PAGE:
Ohio Sees Success with Variable Speed Limits

The Ohio Department of Transportation (ODOT) and Lake County, OH, Sheriff’s Department are seeing a reduction in crashes after working together to develop the first Variable Speed Limit (VSL) section of highway in the State. VSL systems are a weather-responsive management strategy that use digital speed limit signs to reduce the speed limit during adverse weather, such as the lake-effect snowstorms Lake County receives during winter. Installed on a portion of Interstate 90 (I-90), the VSL system works in coordination with ODOT’s Intelligent Transportation System, which includes traffic cameras, dynamic message signs, and road weather information stations that monitor visibility and precipitation. The ODOT Traffic Management Center receives the road weather information and works with local law enforcement and ODOT managers to make decisions on when to lower speed limits. According to an ODOT news release, from 2005 to 2015, this section of I-90 saw a yearly average of 76 crashes reported, with 37 in the winter. Since the implementation of the VSL system in 2017, crashes along this stretch of I-90 dropped by more than 35 percent to an average of 49 per year, with 21 in the winter.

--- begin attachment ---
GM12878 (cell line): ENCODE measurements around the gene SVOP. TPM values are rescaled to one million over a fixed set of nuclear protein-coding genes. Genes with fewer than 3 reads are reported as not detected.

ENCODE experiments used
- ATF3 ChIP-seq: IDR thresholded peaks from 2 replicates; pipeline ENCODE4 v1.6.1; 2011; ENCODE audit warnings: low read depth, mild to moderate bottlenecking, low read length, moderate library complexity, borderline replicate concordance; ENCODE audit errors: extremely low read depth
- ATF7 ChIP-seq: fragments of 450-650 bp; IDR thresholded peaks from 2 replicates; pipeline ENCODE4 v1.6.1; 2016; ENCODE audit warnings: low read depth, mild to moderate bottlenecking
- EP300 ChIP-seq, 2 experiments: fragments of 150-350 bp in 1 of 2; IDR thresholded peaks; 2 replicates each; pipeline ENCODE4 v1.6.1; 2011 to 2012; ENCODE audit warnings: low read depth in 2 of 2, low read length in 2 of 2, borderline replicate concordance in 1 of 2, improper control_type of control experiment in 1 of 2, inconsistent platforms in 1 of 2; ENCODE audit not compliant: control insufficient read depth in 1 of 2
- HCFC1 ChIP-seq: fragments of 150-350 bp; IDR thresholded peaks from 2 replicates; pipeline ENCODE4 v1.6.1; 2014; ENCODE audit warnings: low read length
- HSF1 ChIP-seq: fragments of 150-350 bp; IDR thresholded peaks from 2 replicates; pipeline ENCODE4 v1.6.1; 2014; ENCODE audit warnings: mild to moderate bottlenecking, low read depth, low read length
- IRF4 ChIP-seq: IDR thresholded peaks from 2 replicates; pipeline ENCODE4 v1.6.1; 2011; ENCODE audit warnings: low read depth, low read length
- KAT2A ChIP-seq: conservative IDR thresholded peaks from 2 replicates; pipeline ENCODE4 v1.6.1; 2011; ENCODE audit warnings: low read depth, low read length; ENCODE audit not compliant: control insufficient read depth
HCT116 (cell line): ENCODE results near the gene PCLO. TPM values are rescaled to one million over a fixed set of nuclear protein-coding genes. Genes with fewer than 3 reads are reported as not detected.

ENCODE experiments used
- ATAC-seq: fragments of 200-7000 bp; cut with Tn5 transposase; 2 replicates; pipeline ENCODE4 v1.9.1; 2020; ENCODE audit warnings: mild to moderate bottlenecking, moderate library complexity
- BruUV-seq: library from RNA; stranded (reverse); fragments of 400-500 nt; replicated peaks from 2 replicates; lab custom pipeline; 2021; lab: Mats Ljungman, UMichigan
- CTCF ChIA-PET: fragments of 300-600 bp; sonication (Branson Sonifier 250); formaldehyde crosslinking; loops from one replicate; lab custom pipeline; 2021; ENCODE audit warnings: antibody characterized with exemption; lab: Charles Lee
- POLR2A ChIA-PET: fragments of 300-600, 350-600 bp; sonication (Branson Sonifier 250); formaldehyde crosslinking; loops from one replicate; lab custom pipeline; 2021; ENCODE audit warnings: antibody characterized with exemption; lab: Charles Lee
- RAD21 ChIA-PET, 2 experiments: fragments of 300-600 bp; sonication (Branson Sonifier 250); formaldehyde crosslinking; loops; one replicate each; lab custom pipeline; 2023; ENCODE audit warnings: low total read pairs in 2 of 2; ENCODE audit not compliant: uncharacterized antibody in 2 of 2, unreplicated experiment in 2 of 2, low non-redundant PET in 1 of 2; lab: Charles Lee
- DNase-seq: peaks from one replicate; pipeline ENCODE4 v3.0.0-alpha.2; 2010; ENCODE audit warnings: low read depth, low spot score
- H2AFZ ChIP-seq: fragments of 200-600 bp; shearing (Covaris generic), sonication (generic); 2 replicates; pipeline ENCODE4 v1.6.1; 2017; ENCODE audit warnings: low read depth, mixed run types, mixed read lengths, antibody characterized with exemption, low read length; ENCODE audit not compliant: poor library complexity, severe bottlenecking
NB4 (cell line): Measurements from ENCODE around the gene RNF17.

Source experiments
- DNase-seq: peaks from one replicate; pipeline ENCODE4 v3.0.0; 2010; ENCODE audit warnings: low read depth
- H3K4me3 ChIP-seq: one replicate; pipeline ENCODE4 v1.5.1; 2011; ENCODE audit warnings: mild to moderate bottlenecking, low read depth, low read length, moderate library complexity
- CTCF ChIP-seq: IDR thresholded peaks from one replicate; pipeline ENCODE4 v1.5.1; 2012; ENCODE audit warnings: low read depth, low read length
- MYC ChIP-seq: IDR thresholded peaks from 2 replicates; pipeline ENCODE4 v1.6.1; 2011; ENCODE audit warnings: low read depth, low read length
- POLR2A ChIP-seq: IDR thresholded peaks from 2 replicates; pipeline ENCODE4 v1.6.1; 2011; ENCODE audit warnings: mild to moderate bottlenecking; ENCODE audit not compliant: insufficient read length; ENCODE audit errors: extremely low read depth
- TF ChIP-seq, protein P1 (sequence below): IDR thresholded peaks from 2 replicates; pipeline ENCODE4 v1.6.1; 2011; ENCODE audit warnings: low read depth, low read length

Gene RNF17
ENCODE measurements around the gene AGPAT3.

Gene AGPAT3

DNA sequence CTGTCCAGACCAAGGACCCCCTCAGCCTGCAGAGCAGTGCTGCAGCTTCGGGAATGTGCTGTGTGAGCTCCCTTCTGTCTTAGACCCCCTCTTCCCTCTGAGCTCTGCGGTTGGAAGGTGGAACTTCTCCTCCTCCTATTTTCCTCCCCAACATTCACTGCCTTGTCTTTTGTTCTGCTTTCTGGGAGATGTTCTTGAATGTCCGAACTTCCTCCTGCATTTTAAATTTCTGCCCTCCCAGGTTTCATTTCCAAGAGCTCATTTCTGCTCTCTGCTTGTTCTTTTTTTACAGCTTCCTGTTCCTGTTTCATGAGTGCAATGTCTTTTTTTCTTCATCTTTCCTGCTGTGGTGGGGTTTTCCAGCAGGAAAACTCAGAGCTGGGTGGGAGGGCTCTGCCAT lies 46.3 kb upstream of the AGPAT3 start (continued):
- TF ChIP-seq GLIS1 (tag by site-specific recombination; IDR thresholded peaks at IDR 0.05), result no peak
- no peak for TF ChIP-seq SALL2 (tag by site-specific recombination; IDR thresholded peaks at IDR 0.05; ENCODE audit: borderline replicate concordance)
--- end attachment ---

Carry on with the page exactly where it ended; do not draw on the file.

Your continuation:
States Integrate VPI into the NEPA Process

A recent FHWA report highlights case studies on eight transportation projects that incorporated virtual public involvement (VPI) practices into the National Environmental Policy Act (NEPA) process. The case studies show how agencies used a hybrid approach to public involvement or virtual-only approach (supplemented with traditional outreach methods like mailings and newspaper ads) during the COVID-19 pandemic. Agencies highlighted include Multnomah County, OR, which held an online open house and developed a map-based story-telling tool for its Earthquake-Ready Burnside Bridge Project, and the Virginia Department of Transportation, which held virtual Q&A sessions to provide sufficient time for dialogue about its Interstate 495 Express Lanes project outside of the public hearing. Visit the FHWA’s Environmental Review Toolkit webpage to learn how all eight agencies integrated VPI methods into NEPA.

Disclaimer: The U.S. Government does not endorse products or manufacturers. Trademarks or manufacturers’ names appear in this document only because they are considered essential to the objective of the document. They are included for informational purposes only and are not intended to reflect a preference, approval, or endorsement of any one product or entity.

Except for the statutes and regulations cited, the contents of this document do not have the force and effect of law and are not meant to bind the States or the public in any way. This document is intended only to provide information regarding existing requirements under the law or agency policies.

Recommended Citation: U.S. Department of Transportation, Federal Highway Administration - Washington, DC (2024) Innovator Newsletter, March/April 2024, Volume 17 (101). https://doi.org/10.21949/1521775